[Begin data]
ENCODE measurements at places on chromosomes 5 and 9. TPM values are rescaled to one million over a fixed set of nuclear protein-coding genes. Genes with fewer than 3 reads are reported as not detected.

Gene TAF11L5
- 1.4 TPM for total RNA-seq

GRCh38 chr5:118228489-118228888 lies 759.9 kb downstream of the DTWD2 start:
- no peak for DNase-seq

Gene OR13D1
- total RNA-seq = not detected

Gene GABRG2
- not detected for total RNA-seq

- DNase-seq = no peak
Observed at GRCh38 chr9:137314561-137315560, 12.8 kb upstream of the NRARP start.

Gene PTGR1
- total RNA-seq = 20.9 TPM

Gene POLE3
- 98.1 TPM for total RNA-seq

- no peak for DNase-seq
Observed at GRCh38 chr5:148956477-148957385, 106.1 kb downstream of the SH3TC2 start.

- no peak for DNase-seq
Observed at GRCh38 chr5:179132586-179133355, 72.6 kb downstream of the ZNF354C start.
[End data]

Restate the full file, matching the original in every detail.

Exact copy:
ENCODE measurements at places on chromosomes 5 and 9. TPM values are rescaled to one million over a fixed set of nuclear protein-coding genes. Genes with fewer than 3 reads are reported as not detected.

Gene TAF11L5
- 1.4 TPM for total RNA-seq

GRCh38 chr5:118228489-118228888 lies 759.9 kb downstream of the DTWD2 start:
- no peak for DNase-seq

Gene OR13D1
- total RNA-seq = not detected

Gene GABRG2
- not detected for total RNA-seq

- DNase-seq = no peak
Observed at GRCh38 chr9:137314561-137315560, 12.8 kb upstream of the NRARP start.

Gene PTGR1
- total RNA-seq = 20.9 TPM

Gene POLE3
- 98.1 TPM for total RNA-seq

- no peak for DNase-seq
Observed at GRCh38 chr5:148956477-148957385, 106.1 kb downstream of the SH3TC2 start.

- no peak for DNase-seq
Observed at GRCh38 chr5:179132586-179133355, 72.6 kb downstream of the ZNF354C start.